As their vision develops and focuses, babies begin to take in the world around them. They begin to study people’s faces and often follow movement with their eyes. During this development stage, babies learn to lift their heads, reach for objects, turn their heads to follow movement and sounds, as well as put things in their mouths. They are also fascinated with their hands and feet, and can spend hours waving them about, making cooing noises.

Good toys at this age include things that they can grasp, shake, suck on, and hold, such as rattles, textured balls and rings, squeeze toys that make noise, and soft dolls. Playing with these helps to refine their motor skills and stimulate their senses. Since babies love faces at this age, parents can provide unbreakable mirrors or other reflective surfaces for the babies to gaze at. It is also a good idea to sing lullabies and simple songs to them.

  • From seven to 12 months

By this time, babies are usually quite coordinated and can fully reach for and hold onto things. They are also quite active, having progressed from rolling over to creeping and crawling to finally pulling themselves up and standing on their own. They can recognize their own name and common words, and enjoy exploring and discovering hidden objects.

The best toys for them include things to build with, such as large building blocks/cubes or stacking rings; toys to drop, such as nesting toys like this; as well as toys such as large balls, walkers, plastic or wooden vehicles with wheels that encourage them to move around and exercise their muscles.

  • One-year-olds

Children at this age can walk quite well and speak a few simple words. Many parents know how quickly one-year-olds can move and get underfoot, so it is prudent to keep an eye on them as they experiment and explore.

Ideal toys for them include crayons and non-toxic washable markers for them to doodle with as well as balls, smaller building blocks, and large jigsaw puzzles to stimulate their minds. They also enjoy toys to play pretend with, including puppets, dolls, toy phones, stuffed animals, and toy cars. Parents can introduce books with simple illustrations and colorful drawings that they can read together, as well as simple songs and rhymes.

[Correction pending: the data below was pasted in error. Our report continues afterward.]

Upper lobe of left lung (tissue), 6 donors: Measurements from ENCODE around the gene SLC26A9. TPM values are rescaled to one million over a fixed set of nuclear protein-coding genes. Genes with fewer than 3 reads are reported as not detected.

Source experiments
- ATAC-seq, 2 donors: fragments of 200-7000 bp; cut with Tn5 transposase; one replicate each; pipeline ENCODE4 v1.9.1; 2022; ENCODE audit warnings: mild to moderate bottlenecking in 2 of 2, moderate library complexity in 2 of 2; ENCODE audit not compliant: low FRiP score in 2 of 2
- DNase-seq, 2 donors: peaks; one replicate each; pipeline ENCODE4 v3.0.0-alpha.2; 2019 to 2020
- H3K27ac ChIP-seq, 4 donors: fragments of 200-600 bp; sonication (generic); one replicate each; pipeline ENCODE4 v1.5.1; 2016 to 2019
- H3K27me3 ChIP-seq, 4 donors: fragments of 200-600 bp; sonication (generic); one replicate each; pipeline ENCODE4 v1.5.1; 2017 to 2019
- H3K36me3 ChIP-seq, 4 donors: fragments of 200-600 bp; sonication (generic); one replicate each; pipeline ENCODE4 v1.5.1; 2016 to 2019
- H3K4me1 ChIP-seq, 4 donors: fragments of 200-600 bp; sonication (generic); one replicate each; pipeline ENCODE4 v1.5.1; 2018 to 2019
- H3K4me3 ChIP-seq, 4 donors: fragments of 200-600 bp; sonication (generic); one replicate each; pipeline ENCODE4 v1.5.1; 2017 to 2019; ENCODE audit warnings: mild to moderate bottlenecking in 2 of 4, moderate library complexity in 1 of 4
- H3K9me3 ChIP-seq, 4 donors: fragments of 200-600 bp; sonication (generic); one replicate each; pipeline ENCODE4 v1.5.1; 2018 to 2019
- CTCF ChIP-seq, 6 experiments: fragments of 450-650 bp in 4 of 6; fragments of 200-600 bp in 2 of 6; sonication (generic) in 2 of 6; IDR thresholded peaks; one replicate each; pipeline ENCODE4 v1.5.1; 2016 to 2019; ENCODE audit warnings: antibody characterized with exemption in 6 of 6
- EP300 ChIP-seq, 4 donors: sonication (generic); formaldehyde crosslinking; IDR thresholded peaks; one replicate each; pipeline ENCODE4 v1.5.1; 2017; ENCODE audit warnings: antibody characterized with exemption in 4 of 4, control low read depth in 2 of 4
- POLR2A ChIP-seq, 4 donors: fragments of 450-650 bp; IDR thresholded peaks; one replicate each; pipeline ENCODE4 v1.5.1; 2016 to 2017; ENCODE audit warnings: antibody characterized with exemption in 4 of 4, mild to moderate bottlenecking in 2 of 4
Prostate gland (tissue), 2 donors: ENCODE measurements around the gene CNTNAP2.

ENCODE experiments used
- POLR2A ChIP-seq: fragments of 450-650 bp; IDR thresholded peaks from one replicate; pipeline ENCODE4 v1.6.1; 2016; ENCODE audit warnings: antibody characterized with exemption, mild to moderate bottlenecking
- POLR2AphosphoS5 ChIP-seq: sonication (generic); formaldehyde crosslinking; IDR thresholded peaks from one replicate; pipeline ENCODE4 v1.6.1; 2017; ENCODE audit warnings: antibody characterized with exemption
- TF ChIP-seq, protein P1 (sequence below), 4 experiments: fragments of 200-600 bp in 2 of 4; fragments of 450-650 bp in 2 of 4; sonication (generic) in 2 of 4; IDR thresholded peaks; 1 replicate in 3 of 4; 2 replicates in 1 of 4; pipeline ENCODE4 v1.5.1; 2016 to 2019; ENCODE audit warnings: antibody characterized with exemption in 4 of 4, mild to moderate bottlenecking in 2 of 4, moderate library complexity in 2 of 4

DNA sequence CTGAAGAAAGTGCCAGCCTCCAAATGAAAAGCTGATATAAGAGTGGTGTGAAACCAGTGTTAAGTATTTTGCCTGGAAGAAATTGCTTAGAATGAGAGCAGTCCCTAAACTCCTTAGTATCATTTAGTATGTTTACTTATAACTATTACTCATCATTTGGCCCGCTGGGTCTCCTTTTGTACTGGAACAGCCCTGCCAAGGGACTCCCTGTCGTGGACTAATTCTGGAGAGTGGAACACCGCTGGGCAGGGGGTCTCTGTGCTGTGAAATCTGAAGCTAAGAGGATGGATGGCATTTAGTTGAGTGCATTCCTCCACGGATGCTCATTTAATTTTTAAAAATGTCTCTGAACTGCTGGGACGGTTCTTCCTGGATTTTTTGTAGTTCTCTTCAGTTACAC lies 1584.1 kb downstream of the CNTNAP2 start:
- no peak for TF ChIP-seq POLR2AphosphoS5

• Toddlers at two to three years’ old

This is the age of preschool and kindergarten. Toddlers at this age are very active and like to test their physical limits by climbing, jumping, rolling around, and rough-housing with siblings or other children. Their excess energy can be put to good use outside at a playground or generally exploring the outdoors.

At this age, parents can introduce more complex problem-solving toys such as construction sets, children’s jigsaw puzzles, toy cars to assemble, and doll houses. Toys to create with, such as play dough, paint or crayons, and coloring books, will be a big hit with toddlers at this stage.

From the age of four upwards, children can comfortably handle toys such as tricycles, rollerblades, and complex building toys such as Lego. Books should also be gradually introduced.

Playtime is just as important for a baby’s healthy growth and development as their diet. Parents should make every effort to ensure that their babies have suitable toys to interact and engage with to help them grow.